Alright, so you've decided to make the SOMA swimsuit. You've bought the pattern, cut it out, but what next? What fabric should I buy? What thread should I use? Never fear, we are here to help! If you've never sewn a swimsuit before it can definitely feel a little daunting, but we're here to ease you into it and show you sewing a bathing suit really is a piece of pie. In little to no time, you'll have a new suit for every day of the week. If only it was summer all year round...
Let's talk fabric...
An assortment of stretch fabrics have been used for swimwear but generally a Nylon Lycra or Spandex is best as it's a four-way stretch fabric, that's also quick drying.
The Fabric Store is our #1 choice for the best quality and range of fabrics. The Fabric Store is based in New Zealand but also has stores in Australia and one in LA in the US. Here are a few examples of the types of gorgeous fabrics they supply... the fabrics will vary, so pop in to see what's in store.
If you're not lucky enough to have a "Fabric Store" nearby, check out your local fabric shop for their selection of fabrics or you can buy gorgeous swimwear fabrics online at any of these websites...
Let's talk supplies...
First check with your local sewing supplies store but if it proves difficult finding what you need, we've compiled a list of different places that have the appropriate swimwear fabric and notions. If you do find a good supplier, please share with us and comment on the bottom of this post!
A 100% polyester thread is best for sewing swimwear fabric as it is strong, durable and has excellent sunlight (UV) resistance. You never want to use a cotton thread as the chlorine and harsh sunlight will cause it to deteriorate quickly, leaving your beautiful swimsuit as scraps of fabric!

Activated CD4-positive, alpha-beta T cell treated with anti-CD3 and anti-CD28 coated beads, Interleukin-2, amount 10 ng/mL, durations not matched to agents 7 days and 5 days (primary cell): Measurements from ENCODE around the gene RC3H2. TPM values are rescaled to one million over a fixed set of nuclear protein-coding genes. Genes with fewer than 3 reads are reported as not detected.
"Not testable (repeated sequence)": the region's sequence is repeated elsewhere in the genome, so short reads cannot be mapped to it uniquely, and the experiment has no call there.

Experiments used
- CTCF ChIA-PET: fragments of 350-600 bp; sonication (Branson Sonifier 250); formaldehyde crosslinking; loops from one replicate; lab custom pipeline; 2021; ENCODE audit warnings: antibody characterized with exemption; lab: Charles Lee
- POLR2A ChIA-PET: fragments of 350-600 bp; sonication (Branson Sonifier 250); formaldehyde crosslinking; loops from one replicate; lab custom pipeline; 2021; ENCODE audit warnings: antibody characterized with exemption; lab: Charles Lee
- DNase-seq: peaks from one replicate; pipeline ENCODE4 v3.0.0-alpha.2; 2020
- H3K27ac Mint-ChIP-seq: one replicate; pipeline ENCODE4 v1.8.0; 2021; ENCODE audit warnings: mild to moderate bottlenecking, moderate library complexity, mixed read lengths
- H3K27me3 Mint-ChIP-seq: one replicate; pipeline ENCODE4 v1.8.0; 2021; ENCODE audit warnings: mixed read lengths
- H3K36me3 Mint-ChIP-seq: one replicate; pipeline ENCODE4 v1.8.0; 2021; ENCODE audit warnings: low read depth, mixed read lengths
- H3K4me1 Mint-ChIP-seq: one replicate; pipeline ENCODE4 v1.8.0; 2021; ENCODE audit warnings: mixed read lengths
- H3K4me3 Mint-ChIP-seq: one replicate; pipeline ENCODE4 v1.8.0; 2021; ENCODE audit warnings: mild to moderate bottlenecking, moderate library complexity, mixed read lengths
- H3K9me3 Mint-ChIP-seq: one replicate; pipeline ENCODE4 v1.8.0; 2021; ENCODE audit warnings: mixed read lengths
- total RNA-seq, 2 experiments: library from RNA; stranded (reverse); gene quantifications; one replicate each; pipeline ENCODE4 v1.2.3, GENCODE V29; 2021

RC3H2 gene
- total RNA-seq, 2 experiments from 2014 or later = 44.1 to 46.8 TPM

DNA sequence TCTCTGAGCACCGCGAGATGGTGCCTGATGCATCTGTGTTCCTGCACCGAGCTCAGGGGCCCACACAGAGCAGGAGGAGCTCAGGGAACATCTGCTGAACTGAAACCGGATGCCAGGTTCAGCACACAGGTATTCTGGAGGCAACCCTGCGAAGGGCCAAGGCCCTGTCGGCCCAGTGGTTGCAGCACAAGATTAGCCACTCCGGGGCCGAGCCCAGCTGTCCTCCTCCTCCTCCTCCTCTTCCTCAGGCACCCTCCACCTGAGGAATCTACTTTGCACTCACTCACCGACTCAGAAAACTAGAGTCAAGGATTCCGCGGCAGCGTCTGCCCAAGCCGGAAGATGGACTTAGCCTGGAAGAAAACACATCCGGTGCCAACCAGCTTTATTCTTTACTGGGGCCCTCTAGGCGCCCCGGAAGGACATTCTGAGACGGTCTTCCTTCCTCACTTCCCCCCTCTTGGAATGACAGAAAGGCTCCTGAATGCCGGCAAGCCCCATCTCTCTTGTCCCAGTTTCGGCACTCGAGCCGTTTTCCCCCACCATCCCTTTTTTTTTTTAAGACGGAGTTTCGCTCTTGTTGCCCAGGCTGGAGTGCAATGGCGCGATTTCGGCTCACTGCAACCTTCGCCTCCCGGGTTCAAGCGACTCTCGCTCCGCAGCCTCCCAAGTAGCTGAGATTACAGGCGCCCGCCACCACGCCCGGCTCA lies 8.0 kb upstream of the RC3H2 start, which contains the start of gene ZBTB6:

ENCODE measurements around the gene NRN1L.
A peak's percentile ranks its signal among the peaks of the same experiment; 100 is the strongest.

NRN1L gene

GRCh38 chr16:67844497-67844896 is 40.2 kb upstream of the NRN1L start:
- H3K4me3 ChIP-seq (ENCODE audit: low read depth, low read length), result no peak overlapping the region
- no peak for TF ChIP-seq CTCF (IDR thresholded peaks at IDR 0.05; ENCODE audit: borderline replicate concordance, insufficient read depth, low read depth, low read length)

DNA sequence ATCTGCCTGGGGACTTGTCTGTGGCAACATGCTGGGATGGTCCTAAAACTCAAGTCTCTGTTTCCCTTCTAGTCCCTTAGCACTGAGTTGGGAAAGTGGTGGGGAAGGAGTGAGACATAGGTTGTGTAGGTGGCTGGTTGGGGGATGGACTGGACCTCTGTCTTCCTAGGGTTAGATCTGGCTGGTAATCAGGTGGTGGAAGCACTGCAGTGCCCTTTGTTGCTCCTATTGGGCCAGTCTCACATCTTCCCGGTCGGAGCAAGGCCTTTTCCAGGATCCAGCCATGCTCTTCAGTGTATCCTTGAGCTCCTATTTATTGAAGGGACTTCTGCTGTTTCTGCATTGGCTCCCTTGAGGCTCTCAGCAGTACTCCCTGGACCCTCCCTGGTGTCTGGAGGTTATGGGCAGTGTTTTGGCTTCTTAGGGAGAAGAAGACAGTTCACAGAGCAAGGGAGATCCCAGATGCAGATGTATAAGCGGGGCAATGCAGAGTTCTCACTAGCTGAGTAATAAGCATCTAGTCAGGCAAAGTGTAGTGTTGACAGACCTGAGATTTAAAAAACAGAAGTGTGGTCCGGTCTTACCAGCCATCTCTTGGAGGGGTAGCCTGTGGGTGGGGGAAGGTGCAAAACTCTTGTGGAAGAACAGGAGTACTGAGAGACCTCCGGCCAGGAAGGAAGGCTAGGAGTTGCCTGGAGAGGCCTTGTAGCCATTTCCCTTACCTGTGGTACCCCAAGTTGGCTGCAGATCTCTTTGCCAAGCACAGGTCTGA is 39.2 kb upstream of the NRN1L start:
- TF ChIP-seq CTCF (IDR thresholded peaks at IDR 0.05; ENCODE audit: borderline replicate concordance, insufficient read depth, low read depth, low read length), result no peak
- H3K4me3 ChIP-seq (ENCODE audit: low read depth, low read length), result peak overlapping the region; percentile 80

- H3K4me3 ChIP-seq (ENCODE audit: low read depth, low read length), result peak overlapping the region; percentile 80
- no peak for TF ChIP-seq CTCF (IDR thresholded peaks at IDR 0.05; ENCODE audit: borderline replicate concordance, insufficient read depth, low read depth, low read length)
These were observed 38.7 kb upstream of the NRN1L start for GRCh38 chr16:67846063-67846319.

A lining is necessary in swimwear as it stops the swimsuit from going see-through once wet and also adds strength and extra coverage around the bust and crotch. When choosing your lining it needs to be of a similar stretch to your outer fabric, so that the swimsuit stretches as one. A synthetic four-way stretch fabric made of 100% Nylon is ideal. You can use a nude or black lining depending on whether you use a light or dark coloured outer fabric. If you can't find the right lining or would like the swimsuit to be thicker you can use the same fabric as your outer for your lining.
In our SOMA swimsuits we have used bra strapping elastic as it is firmer and has less stretch than other elastics. This is vital as some other elastics can stretch out of shape and can quickly turn your new swimsuit into a saggy mess within a few wears. Strong elastic also gives you much more support in the bust. However, bra strapping can be difficult to find so if you can't find it, don't worry, we will be releasing a post on how to make your own fabric covered strapping, which will give it a similar strength to the bra strapping. There has been a bit of discussion about the incorrect elastics deteriorating quickly, but after a bit of research and talking to a number of people, we have concluded that as the elastic we have recommended is the same composition as swimwear fabric, they should deteriorate at a similar rate. No matter what you use, your swimsuit isn't going to last forever, however, if you rinse your swimsuit after every wear and don't dry it in direct sunlight it should stay looking beautiful!
For binding the edges of the fabric we have used a fold over elastic, which is easy to use and gives a clean, neat finish. If you'd prefer to use something else we will be showing you how to create your own fabric binding very soon!
In general, when sewing stretch fabrics without a cover seamer or overlocker, you want to use a narrow zig zag stitch which allows the fabric to stretch without breaking. You want to use a wider zigzag when topstitching the elastic down, and narrow zigzag when sewing seams. It's best to play around on a piece of scrap fabric before you start sewing to make sure the tension and stitch lengths are correct. Stretch the fabric to check that the thread won't snap. If your sewing machine has a stretch stitch function, you can also use that.
For highly elastic, synthetic knitwear, stretch needles are definitely your best bet. They help prevent skipped stitches, which can sometimes be an issue when using ball point needles. Similar to a ballpoint needle, Stretch needles have a round point so they won't cut the fibres of your fabric, which will leave you with holes in your seams.
That about covers it... next up we will be showing you step by step how to make the bikini pants!
Watch this space...